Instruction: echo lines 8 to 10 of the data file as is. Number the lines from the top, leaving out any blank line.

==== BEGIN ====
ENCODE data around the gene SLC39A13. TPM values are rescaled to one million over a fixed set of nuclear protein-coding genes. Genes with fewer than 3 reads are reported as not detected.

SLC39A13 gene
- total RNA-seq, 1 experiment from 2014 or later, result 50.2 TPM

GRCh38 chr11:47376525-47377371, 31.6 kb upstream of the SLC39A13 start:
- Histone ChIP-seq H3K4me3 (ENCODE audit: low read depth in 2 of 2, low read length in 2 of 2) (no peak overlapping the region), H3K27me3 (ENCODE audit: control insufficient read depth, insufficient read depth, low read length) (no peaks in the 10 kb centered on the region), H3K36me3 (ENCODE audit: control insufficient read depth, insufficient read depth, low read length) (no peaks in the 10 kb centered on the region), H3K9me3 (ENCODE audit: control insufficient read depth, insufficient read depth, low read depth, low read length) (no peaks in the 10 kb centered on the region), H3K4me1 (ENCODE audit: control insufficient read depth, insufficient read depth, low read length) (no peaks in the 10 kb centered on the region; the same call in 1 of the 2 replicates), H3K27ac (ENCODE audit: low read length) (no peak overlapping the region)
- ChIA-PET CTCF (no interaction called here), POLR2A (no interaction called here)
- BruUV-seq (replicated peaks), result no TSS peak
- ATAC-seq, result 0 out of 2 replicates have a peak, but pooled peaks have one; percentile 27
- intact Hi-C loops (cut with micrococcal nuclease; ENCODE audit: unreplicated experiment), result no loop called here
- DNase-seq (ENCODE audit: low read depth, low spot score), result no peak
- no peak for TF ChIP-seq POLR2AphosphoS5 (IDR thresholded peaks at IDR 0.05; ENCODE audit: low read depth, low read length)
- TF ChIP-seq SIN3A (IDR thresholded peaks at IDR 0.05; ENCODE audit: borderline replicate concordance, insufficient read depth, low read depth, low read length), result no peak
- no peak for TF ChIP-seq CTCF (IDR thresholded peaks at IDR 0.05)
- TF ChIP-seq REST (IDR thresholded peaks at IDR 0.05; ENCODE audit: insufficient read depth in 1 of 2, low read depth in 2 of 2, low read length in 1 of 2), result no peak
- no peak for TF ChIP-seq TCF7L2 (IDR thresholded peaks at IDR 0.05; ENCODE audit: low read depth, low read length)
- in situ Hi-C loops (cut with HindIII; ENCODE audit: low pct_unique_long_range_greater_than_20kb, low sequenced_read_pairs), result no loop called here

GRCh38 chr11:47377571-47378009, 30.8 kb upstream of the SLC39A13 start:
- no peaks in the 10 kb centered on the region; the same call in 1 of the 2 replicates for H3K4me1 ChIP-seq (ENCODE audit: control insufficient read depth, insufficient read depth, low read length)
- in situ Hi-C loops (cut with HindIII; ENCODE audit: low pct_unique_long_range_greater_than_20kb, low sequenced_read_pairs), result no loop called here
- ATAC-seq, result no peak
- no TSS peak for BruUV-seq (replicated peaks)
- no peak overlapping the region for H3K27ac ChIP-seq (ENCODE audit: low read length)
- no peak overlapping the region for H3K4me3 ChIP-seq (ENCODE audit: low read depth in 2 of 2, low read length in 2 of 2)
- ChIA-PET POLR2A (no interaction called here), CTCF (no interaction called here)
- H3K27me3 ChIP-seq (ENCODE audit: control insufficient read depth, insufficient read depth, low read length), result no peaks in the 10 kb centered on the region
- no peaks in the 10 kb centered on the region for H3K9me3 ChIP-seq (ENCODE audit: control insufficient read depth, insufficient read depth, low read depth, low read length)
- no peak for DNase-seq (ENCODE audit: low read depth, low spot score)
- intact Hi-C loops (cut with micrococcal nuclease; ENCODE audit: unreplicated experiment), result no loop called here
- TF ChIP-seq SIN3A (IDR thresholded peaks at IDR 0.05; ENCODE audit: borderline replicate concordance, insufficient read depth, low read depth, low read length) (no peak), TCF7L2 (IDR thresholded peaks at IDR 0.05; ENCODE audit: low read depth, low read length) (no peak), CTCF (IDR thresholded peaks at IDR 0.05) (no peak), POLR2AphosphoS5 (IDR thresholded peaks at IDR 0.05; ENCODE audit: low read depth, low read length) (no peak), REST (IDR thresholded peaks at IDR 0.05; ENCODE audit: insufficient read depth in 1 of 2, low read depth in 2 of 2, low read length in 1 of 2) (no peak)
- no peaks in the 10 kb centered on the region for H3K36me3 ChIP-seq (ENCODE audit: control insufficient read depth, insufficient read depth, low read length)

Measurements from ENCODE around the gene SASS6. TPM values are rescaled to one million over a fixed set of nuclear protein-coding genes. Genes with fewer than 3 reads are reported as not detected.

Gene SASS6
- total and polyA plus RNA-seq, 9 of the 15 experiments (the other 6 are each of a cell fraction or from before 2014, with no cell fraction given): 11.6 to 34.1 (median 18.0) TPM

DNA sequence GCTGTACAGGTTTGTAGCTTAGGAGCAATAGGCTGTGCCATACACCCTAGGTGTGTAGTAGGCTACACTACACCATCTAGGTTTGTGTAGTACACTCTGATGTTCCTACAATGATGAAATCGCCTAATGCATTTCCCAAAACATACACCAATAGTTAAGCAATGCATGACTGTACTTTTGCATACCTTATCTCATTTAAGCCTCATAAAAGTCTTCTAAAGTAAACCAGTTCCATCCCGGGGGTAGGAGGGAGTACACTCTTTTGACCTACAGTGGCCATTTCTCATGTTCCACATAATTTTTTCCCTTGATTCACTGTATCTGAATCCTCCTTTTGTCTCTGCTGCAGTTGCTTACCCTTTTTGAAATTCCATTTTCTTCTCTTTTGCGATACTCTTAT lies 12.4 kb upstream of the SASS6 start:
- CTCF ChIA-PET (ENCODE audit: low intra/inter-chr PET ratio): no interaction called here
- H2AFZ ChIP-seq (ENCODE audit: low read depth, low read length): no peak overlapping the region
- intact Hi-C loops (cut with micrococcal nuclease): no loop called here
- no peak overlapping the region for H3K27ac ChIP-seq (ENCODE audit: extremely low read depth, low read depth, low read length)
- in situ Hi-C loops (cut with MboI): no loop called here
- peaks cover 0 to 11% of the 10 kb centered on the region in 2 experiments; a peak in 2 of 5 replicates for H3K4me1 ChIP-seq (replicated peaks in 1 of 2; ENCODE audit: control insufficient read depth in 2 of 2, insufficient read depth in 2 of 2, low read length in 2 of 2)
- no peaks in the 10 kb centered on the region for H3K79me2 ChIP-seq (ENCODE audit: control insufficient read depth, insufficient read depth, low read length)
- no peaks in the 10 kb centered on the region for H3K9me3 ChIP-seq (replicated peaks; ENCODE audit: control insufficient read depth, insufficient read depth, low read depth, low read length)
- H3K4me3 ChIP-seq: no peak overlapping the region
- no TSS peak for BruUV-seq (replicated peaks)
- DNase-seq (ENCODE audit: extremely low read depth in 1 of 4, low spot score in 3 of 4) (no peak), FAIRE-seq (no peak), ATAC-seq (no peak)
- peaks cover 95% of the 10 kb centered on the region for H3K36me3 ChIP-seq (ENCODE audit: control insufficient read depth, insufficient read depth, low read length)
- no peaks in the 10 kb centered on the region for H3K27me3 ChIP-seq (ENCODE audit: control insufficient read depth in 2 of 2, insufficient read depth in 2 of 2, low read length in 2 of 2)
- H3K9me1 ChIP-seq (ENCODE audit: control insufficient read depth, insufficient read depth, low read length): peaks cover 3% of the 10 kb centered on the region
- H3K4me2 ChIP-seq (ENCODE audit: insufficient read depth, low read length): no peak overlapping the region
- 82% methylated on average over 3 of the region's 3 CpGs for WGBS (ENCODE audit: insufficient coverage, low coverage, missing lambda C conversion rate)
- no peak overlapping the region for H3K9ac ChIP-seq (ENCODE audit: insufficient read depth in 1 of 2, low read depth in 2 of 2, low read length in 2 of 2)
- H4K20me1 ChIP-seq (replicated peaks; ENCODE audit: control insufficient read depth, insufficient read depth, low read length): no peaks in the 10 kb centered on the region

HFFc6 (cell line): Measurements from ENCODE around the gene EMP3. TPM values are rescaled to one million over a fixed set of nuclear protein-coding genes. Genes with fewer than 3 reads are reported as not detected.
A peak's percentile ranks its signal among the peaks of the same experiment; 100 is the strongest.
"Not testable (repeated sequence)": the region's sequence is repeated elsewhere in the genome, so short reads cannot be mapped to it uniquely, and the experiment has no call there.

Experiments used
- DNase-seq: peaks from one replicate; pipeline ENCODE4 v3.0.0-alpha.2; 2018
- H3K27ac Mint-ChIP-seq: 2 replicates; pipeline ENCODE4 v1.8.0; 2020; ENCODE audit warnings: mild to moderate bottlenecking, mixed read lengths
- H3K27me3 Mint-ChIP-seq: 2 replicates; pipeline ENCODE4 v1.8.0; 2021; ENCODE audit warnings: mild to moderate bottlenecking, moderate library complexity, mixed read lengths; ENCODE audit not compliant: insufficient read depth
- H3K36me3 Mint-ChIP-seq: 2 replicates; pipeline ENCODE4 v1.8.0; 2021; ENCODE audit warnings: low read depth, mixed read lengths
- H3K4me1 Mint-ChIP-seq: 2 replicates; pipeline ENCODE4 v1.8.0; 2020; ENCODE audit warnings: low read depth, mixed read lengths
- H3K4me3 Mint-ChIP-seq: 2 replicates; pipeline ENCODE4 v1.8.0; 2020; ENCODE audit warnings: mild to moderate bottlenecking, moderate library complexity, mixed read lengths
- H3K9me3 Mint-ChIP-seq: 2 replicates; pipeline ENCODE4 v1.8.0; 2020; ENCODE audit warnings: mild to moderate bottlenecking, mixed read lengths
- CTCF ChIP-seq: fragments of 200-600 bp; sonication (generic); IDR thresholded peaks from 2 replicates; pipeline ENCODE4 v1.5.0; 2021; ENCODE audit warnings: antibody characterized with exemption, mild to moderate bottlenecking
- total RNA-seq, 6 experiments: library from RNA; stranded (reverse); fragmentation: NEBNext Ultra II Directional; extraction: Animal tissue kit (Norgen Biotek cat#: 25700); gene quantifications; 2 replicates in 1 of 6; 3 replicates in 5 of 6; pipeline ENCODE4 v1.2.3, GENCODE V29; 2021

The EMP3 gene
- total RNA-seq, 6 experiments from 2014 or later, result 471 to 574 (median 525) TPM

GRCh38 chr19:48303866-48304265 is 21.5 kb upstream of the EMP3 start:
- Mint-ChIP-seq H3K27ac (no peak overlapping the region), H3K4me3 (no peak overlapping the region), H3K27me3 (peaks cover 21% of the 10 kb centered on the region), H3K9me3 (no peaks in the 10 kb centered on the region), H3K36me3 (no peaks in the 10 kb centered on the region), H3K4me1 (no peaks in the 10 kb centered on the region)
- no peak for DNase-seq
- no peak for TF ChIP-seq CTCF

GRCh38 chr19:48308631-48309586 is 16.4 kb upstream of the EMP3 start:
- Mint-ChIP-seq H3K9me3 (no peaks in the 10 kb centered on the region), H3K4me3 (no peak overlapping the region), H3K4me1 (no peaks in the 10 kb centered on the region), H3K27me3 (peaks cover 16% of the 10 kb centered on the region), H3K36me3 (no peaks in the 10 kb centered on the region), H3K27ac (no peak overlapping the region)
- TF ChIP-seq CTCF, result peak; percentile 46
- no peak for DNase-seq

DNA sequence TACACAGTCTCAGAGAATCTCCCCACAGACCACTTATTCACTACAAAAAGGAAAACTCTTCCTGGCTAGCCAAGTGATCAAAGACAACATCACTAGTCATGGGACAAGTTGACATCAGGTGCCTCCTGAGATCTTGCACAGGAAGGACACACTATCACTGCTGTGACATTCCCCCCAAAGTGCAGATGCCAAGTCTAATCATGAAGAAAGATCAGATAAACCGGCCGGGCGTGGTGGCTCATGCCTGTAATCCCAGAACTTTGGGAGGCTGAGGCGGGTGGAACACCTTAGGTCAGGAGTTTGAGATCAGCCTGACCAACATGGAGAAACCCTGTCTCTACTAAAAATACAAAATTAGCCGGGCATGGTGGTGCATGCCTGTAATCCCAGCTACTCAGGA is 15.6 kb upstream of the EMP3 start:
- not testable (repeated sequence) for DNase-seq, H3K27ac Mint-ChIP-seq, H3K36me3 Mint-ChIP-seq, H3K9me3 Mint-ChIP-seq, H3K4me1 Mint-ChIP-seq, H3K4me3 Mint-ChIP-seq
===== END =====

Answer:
- ATAC-seq, result 0 out of 2 replicates have a peak, but pooled peaks have one; percentile 27
- intact Hi-C loops (cut with micrococcal nuclease; ENCODE audit: unreplicated experiment), result no loop called here
- DNase-seq (ENCODE audit: low read depth, low spot score), result no peak